Friday, December 02, 2005

Thought it'd never happen

I finally finished writing the pattern for Deciduous and it's off to be edited.

I'm really excited to offer this pattern and look forward to the feedback I'll be getting from my testers. I've actually modified the pattern slightly from that shown here. There are now a couple rows of garter at the top of the garment and the recommended fit is a bit tighter, but it's otherwise basically the same.

My plan is to offer the pattern for $7.99. $2 of every pattern sold will be given to Habitat For Humanity until my birthday, February 18th 2006.

For those of you who didn't read Janice's response to my spindle problem, yesterday, I'll post her excellent suggestions here:
For reattaching fiber after you've dropped your spindle: Sometimes fraying the end of your yarn and overlapping a little will work if you support the spindle till you get the twist established back into your roving. IOW, fray your yarn end, hold the yarn below the fray, give the spindle a good twist to get some spin in the yarn. Stop and hold the spindle between your knees or under your arm or wherever. Overlap your fiber supply over your frayed end and let the twist start running into your fiber. You can tug and coax your yarn into shape as your twist goes into the fiber. The main thing is not to make the yarn have to support the weight of the spindle until the twist is established in the fiber supply again. (We all know it's the twist that makes the yarn hold together.)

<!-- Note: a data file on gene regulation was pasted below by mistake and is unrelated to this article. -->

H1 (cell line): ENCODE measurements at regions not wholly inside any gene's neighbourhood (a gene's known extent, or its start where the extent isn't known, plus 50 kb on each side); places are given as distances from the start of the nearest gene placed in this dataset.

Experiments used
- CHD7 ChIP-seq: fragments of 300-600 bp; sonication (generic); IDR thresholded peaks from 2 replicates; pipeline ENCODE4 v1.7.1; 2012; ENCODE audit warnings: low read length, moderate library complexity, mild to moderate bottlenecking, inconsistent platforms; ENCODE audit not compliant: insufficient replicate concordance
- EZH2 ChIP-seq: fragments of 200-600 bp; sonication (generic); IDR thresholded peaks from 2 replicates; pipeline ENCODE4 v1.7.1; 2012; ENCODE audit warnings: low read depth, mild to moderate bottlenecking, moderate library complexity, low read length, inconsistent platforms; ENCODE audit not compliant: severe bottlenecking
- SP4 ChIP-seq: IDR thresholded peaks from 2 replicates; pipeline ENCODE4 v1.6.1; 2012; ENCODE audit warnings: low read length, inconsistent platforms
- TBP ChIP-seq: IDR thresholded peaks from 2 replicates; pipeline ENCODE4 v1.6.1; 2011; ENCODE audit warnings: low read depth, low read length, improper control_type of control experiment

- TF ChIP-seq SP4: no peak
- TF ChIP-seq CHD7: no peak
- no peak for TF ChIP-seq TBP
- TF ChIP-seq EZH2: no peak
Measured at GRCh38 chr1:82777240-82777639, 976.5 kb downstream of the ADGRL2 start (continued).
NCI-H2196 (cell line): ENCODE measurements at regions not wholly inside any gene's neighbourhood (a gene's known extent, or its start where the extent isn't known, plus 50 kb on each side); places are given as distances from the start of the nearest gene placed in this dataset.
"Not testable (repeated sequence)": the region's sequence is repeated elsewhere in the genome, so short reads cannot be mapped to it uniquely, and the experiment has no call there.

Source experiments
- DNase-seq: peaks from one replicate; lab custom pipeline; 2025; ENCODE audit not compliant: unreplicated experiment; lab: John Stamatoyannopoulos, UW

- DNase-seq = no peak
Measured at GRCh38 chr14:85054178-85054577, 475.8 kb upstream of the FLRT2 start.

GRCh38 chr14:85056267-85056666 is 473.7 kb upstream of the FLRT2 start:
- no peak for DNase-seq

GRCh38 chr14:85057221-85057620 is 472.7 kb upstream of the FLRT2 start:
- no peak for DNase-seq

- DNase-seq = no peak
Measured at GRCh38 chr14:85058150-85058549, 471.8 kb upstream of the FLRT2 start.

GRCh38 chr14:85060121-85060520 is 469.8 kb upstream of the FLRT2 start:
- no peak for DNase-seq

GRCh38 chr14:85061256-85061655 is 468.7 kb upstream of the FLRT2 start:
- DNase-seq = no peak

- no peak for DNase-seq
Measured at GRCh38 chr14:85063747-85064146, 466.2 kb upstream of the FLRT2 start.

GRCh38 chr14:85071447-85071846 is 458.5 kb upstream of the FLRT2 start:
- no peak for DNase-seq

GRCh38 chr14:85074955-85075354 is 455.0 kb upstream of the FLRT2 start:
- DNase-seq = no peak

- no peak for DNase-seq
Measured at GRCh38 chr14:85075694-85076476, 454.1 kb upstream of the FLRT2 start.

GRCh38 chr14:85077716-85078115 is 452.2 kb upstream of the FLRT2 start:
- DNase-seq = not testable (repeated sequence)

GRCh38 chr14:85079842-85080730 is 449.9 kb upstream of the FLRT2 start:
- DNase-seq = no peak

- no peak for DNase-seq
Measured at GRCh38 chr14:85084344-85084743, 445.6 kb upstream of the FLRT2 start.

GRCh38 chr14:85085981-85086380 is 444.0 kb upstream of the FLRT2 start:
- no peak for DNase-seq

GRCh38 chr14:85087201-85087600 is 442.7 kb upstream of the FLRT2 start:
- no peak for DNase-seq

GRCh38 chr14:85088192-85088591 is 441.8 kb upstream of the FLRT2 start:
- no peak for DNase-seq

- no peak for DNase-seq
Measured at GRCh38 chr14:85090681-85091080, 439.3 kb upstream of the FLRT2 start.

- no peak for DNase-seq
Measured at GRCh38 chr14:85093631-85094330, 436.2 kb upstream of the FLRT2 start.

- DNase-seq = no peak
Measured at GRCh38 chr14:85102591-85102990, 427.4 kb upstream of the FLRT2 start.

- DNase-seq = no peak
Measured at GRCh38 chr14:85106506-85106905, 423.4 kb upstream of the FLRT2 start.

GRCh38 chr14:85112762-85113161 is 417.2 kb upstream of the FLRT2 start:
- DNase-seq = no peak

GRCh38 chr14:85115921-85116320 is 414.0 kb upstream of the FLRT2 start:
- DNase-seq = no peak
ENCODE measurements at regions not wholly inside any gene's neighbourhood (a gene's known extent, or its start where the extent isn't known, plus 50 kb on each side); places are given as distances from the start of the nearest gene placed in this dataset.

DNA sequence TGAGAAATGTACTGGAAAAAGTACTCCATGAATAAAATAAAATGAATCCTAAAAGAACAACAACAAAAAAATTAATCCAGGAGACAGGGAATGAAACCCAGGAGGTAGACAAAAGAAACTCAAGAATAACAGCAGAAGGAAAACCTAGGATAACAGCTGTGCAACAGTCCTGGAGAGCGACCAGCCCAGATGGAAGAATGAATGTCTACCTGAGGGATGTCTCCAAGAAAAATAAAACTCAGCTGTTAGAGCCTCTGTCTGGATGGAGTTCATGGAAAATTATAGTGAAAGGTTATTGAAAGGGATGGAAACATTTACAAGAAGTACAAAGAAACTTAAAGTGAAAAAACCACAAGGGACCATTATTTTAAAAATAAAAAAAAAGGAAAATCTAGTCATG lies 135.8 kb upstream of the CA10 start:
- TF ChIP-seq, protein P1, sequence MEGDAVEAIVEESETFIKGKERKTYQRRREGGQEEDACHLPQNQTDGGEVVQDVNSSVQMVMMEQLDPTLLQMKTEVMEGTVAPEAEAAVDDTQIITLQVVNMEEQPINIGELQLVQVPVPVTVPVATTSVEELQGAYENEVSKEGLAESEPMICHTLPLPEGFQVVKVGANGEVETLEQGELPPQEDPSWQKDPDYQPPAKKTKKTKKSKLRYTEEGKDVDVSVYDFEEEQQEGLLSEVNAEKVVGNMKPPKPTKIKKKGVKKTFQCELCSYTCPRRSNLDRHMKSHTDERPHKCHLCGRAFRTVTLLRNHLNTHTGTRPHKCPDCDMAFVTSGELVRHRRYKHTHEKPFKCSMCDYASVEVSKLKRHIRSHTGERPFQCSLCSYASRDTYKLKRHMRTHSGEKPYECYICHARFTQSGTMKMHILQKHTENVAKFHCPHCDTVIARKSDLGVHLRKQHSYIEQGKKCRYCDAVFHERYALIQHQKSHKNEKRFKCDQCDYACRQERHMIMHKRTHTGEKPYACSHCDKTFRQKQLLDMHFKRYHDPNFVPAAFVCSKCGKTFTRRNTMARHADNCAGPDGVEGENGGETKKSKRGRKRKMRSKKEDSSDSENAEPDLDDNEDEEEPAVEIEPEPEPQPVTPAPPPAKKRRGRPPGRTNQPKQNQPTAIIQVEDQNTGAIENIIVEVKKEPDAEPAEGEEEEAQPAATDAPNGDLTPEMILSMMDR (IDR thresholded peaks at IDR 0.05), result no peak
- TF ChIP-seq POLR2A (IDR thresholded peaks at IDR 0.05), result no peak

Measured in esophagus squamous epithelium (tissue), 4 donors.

If this doesn't work (and sometimes it doesn't, depending on the yarn and the fiber), unwind your spun yarn a bit so you have 6 or 7 inches of yarn above your spindle hook. Overlap a *thin* bit of your fiber much further down your yarn than you normally would, like 3 or 4 inches down. What you're going to be doing is using those few inches of spun yarn as a core to spin over. You may still need to support the spindle for a bit till your twist gets established.

I do this thing with my yarn hand where my hand is positioned so that my thumb and index finger are just above the point of twist insertion, and my little finger and ring finger are just below it. I mostly hold the yarn with thumb and index fingers, but when I need to let twist pass up into fiber, I close my ring/little fingers over the yarn below the twist, where it's still yarn. This lets me hang on to the spindle when the join back to the fiber is a little tenuous.
Thanks! She's been really invaluable with my learning to spin, so I just have to give her some big public kudos here.

And on the topic of spinning, get your butts on over to Spindlicty. And see a couple of free patterns designed by yours truly. You'll also want to read the start of Julia's adventures in learning to spin. There's a bunch of other great stuff in there as well, go ahead, check it out. I'll still be here.

Finally, I thought I'd show you that I machine swatched a little of my alpaca. It took a bloody eon to wind it from a skein into a ball, even with a swift and ball winder, but it's worth it. It knits up beautifully.

The swatch is plated so it's a strand of the blue and a strand of the brown worked at the same time so that you get a dominant color in the front and a dominant color in the back, both of which have tweedy flecks of the other color. I haven't decided what I want to do, but I love playing with it.


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